Baratza is renowned for their great customer service and should you have an issue they will get your grinder back on track in no time. It’s also very easy to buy replacements burrs from the company in case you should be unlucky and drop a pebble down the hopper.
- Professional level grounds
- Well known and trusted American brand.
cheap espresso grinder
Baratza sette 270
When the Baratza Sette 270 was released in 2016 it was met with extremely high expectations due to its unique and completely revolutionary design.
Suddenly, there was a grinder with almost zero retention, extreme speed and excellent consistency at a price level suitable for home baristas.
Unfortunately, the grinder turned out to have a lot of bugs and issues – especially the version with the built-in scale was prone to problems.
Now, Baratza has finally managed to get these issues under control. Combined with the company’s excellent track record for customer service when something happens, I would no longer be worried about investing in this grinder.
If you want to make great espresso at home without breaking the bank, this model is your best bet.
However, if you’re not based in the US, where Baratza can help you in case of unfortunate events, I would probably hold out on this model a bit longer.
- Zero retention grinder
- Extremely fast grinder
- Very attractive price
The best commercial coffee grinder
The Mahlkonig EK43 has been the most popular all-round commercial grinder since Matt Perger used it at the World Barista Championship in 2013.
The EK43 was initially envisioned as a deli grinder that could go through large amounts of coffee in no time. For instance, you can grind a bag of coffee in a matter of seconds.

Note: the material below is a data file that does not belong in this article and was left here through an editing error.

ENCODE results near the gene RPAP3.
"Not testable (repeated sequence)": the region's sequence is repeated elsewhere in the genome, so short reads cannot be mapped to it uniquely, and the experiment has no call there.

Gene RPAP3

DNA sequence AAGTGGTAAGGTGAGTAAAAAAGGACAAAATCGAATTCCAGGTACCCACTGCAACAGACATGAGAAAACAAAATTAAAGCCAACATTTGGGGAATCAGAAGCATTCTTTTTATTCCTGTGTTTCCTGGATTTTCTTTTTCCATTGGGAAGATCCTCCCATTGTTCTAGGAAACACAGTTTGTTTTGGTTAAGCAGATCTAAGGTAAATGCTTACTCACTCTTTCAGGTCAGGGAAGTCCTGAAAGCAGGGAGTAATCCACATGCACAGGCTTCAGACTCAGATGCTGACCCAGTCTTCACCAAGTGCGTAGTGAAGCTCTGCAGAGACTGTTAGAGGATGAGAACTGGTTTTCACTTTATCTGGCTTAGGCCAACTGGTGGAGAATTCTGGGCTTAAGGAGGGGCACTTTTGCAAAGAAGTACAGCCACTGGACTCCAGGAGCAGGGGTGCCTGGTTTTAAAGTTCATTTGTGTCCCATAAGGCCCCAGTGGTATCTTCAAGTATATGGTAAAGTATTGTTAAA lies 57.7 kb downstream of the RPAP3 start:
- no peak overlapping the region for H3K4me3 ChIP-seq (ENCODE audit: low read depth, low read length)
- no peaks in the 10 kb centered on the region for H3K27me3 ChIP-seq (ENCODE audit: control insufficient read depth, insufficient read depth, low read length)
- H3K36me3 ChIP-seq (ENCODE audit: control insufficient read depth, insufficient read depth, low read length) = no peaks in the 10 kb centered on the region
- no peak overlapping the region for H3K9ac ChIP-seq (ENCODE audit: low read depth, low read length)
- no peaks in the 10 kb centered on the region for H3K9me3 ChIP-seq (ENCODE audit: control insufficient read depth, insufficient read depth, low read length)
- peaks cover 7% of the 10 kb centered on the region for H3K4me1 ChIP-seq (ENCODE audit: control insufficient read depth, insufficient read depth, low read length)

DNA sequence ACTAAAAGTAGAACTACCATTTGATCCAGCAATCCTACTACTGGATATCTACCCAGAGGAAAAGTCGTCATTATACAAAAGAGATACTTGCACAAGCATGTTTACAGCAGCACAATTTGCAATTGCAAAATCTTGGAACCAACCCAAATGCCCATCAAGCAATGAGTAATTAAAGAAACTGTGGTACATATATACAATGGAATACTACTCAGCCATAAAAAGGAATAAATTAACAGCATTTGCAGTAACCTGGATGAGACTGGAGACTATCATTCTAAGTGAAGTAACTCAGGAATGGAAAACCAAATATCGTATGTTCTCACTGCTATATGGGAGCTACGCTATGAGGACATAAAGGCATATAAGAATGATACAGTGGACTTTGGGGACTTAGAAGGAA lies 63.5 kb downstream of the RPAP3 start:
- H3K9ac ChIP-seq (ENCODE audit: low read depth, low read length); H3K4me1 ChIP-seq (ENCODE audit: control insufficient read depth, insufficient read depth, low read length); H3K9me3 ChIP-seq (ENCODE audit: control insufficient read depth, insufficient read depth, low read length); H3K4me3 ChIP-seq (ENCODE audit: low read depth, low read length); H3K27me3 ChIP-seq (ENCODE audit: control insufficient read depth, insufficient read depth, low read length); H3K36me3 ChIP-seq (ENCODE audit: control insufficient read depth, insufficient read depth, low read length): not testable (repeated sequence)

However, Matt Perger discovered that the grinder had a particle size distribution that made it excellent for espresso.
The Mahlkonig EK34 is an enormous device. For most people (except truly hardcore coffee fanatics and show offs) it wouldn’t make sense to have one at the countertop home. The Baratza Forte, for instance, is comparable in many ways, but it’s much more compact as well as affordable).
However, it is fair to say that this is the best commercial coffee grinder at the moment because it’s so versatile and fast.
Many coffee shops use it as a jack of all trades grinder that can handle guest espresso, pour over, decaf, and whole bag grinding.
As the primary espresso grinder, it’s not ideal, however. There is no built-in dosing system, so a barista has to spend time measuring beans before grinding. Also, because it is not designed for espresso, it can get hot if grinding too many doses in a short time frame.
- Extremely uniform grind size
- Probably the best commercial grinder since it can perform many different tasks
- Can grind bags of coffee for customers in a coffee shop